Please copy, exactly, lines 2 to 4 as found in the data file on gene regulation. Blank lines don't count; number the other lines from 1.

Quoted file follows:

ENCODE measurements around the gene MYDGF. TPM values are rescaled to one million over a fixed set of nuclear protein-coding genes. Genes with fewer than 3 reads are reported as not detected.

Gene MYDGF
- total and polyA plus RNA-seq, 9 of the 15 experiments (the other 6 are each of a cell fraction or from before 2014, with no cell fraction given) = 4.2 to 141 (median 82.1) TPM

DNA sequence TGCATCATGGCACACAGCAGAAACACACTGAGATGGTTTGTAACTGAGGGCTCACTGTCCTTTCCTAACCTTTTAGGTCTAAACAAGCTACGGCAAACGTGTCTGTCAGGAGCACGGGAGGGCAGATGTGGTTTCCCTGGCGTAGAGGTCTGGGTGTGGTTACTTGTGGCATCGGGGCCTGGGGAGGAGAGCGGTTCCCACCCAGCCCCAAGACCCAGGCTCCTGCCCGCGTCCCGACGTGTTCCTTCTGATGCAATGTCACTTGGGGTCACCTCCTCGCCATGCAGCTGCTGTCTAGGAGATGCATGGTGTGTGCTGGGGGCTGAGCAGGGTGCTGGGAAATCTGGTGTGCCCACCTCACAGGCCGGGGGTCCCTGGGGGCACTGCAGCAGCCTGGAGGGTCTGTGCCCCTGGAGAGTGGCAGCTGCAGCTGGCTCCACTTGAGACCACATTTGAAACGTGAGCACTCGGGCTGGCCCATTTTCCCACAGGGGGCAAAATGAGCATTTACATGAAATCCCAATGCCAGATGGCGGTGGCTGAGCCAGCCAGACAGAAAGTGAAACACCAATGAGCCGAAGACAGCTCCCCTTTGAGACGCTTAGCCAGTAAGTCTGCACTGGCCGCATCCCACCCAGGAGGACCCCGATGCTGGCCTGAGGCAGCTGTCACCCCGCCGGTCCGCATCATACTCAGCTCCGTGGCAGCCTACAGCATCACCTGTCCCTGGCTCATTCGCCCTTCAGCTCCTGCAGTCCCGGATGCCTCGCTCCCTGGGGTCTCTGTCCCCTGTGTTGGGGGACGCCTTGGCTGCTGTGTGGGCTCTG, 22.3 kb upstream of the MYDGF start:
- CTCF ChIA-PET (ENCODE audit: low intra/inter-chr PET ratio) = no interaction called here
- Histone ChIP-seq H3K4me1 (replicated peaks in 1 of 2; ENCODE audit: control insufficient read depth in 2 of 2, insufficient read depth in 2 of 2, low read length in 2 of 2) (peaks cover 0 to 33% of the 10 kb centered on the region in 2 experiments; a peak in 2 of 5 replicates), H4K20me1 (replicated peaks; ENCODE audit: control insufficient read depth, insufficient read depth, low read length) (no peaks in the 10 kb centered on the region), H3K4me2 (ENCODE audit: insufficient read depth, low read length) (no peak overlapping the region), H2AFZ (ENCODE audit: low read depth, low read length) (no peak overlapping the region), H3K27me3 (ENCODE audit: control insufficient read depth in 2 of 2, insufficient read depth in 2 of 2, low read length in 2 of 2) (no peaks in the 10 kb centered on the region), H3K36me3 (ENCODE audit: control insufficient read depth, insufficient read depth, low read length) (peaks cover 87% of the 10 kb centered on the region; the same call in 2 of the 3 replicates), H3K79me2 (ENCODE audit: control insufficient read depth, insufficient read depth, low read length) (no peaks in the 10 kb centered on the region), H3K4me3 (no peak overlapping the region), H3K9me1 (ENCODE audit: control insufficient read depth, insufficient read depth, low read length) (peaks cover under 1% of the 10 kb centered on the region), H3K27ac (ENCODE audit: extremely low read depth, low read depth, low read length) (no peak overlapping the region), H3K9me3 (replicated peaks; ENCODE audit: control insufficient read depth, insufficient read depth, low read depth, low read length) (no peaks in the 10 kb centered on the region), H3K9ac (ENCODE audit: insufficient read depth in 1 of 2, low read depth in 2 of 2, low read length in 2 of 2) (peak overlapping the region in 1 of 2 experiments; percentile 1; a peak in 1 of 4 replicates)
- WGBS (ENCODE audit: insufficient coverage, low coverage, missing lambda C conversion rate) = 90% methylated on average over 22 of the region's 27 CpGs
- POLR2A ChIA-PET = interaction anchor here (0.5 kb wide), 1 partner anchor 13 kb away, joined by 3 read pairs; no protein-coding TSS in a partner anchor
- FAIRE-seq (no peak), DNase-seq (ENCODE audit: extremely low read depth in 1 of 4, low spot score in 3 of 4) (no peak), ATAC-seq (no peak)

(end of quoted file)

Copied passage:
Gene MYDGF
- total and polyA plus RNA-seq, 9 of the 15 experiments (the other 6 are each of a cell fraction or from before 2014, with no cell fraction given) = 4.2 to 141 (median 82.1) TPM

DNA sequence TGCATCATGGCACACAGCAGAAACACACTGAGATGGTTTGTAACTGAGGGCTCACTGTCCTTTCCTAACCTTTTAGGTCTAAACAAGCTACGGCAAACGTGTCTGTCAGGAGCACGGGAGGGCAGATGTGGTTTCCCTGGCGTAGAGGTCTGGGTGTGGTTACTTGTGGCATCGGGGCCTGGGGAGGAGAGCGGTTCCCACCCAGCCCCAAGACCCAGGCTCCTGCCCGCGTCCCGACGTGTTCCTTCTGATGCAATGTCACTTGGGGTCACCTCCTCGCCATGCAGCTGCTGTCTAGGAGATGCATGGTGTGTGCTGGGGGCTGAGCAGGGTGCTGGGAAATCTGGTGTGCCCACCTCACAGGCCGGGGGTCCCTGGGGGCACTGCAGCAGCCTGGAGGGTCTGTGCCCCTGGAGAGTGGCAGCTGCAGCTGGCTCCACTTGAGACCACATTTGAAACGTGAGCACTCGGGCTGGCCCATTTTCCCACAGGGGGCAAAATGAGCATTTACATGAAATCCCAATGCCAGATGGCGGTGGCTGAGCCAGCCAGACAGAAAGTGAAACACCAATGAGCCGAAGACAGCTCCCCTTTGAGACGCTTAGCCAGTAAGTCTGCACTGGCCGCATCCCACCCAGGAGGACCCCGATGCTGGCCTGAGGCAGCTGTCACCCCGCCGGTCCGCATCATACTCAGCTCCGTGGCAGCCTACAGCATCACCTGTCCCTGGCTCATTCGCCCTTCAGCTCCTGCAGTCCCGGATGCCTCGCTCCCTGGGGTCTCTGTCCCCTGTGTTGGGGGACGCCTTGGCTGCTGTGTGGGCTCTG, 22.3 kb upstream of the MYDGF start: